Daily on Healthcare: Senate bill takes another swing at medical device tax repeal

By | March 8, 2019
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Senate bill takes another swing at medical device tax repeal. Sens. Pat Toomey, R-Pa., and Amy Klobuchar, D-Minn., along with 18 bipartisan co-sponsors, have introduced a bill aimed at repealing Obamacare’s medical device tax. The bill, the Protect Medical Innovation Act, would undo the 2.3 percent tax on medical devices. The House and Senate has voted to repeal the tax at different times, and the tax currently being delayed for two years as part of a spending bill passed last year. The tax initially went into effect in 2013 but was suspended beginning in 2016. “Unless Congress acts quickly, America’s medical technology companies face a $ 20 billion tax hike at the end of 2019 when the device excise tax returns,” said Scott Whitaker, president and CEO of the Advanced Medical Technology Association, or AdvaMed. “If not stopped, this tax will put future patient innovations and good-paying U.S. job at risk.”

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House Dem: Google, Facebook face test in keeping anti-vax promises. Both Facebook and Google promised U.S. Rep. Adam Schiff to work harder to protect their users from misleading anti-vaccine posts that frightened some parents out of immunizing their children against preventable and potentially fatal diseases. The test, says Schiff, D-Calif., who wrote to the two companies and Seattle-based Amazon requesting information on how they handle such posts, will be whether they deliver on their commitments. “I plan to continue working with the companies on the issue of misinformation on their platforms and monitoring the effectiveness of the changes they are making because our health, and particularly the health of our children, is at stake,” he said Thursday.

Democrat blasts Trump for late drug control plan: ‘Absolutely inexcusable’. Rep. Carolyn Maloney, D-N.Y., blasted the Trump administration for failing to release a drug control strategy in 2017 or 2018 during a House Oversight and Government Reform Committee hearing. “It is absolutely inexcusable that the administration did not bother to issue a National Drug Control Strategy during the first two years that he was in office,” Maloney said in the hearing. She also slammed the Office of National Drug Control Policy Director James W. Carroll Jr. for failing to outline in a 200-page document an interagency plan of action to address the flow of illegal drugs into the country.

Trump’s drug czar battles Wasserman Schultz on the border: ‘A wall will actually cut it’. Carroll told Congress Thursday that the nearly 1,800 pounds of fentanyl seized at the southern U.S. border since 2017 is one reason why President Trump’s border wall will help tame the opioid crisis. He also told the House Oversight Committee that U.S. Border Patrol agents, which are stationed between points of entry, have seized 6,500 pounds of cocaine in fiscal 2018 and 8,100 pounds of cocaine in the first five months of 2019. Rep.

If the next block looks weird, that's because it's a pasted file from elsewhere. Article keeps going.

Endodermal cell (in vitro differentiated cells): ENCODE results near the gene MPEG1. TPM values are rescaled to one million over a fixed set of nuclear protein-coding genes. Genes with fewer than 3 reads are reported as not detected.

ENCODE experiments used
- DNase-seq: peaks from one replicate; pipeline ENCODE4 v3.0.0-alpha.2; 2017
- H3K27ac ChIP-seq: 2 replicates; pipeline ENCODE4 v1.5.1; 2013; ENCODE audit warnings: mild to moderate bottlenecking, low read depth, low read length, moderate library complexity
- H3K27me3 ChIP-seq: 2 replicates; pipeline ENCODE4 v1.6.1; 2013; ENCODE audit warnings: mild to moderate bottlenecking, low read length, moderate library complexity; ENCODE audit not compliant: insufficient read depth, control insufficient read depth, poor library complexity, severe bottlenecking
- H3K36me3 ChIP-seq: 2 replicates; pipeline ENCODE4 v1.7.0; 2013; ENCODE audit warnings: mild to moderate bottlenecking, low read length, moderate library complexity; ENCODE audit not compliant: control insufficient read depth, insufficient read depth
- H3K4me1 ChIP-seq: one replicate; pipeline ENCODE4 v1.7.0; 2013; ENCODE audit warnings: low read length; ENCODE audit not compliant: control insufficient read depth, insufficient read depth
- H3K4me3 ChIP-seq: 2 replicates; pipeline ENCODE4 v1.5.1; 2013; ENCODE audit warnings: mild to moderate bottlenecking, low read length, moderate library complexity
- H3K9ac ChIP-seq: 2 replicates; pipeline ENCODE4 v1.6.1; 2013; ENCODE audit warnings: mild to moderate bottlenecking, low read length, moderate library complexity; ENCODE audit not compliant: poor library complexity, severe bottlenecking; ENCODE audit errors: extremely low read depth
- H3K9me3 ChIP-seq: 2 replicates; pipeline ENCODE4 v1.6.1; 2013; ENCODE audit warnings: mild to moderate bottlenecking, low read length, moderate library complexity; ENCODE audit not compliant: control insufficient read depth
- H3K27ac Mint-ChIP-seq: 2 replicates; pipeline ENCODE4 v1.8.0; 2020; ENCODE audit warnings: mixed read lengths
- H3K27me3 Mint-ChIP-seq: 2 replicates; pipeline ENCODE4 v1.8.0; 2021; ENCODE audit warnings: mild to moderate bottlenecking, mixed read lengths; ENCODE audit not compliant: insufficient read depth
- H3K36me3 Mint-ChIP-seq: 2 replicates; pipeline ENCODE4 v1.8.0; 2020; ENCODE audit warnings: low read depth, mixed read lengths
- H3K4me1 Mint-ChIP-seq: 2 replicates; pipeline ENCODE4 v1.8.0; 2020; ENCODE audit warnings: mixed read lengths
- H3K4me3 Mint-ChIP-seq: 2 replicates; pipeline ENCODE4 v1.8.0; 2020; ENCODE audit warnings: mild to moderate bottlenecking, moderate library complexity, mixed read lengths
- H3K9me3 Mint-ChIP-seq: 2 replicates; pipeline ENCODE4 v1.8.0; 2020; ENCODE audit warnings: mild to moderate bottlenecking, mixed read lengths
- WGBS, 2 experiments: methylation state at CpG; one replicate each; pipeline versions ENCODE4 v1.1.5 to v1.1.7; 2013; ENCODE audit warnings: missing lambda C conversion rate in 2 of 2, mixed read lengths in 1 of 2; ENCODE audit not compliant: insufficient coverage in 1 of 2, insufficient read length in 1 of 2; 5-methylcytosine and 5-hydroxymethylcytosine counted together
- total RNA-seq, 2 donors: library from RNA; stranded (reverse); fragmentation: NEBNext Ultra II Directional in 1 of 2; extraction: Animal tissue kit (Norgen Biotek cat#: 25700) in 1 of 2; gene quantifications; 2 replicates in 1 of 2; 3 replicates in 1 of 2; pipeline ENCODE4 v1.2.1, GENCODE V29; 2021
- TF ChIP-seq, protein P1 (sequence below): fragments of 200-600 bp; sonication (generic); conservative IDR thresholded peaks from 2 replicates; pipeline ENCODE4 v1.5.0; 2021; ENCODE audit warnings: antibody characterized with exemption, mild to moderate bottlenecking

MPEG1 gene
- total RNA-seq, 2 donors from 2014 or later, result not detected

Debbie Wasserman Schultz, D-Fla., took issue with Carroll’s numbers and said a wall would not stop drugs coming into her home state. Wasserman Schultz argued that 90 percent of the drugs that enter the U.S. come through lawful points of entry. “Ma’am, 90 percent of the drugs that are captured — it’s not 90 percent of the flow,” Carroll said. “There’s a big difference between what is captured and the flow of drugs.” And when Wasserman Schultz said a wall won’t cut it, Carroll responded, “A wall will actually cut it.”

E+C wants briefing on failures at Indian Health Service hospitals. Bipartisan leaders from the House Energy and Commerce Committee want the Indian Health Service to brief them on medical errors and systemic failures at IHS hospitals. In a letter to IHS Acting Director Michael Weahkee, the lawmakers said they wanted to hear about the corrective actions the agency took.

“We have serious concerns about the apparent failure of IHS to provide quality healthcare services to the American Indians it serves, in the Great Plains Area and elsewhere,” the committee leaders wrote. “Stopping these deplorable conditions and ensuring the safety and well-being of those who entrust IHS with their health care needs must be the top priority of your agency.”

FDA and USDA to share regulation of lab-grown meat. Two government agencies will team up to regulate the emerging market of lab-grown meat, the Trump administration announced Thursday. The Food and Drug Administration and the Department of Agriculture’s Food Safety and Inspection Service will share the regulation of the products, which scientists create by multiplying animal cells to mimic traditional chicken, pork, beef, and fish. The foods will need to be reviewed and approved by both agencies before they are allowed to hit grocery stores.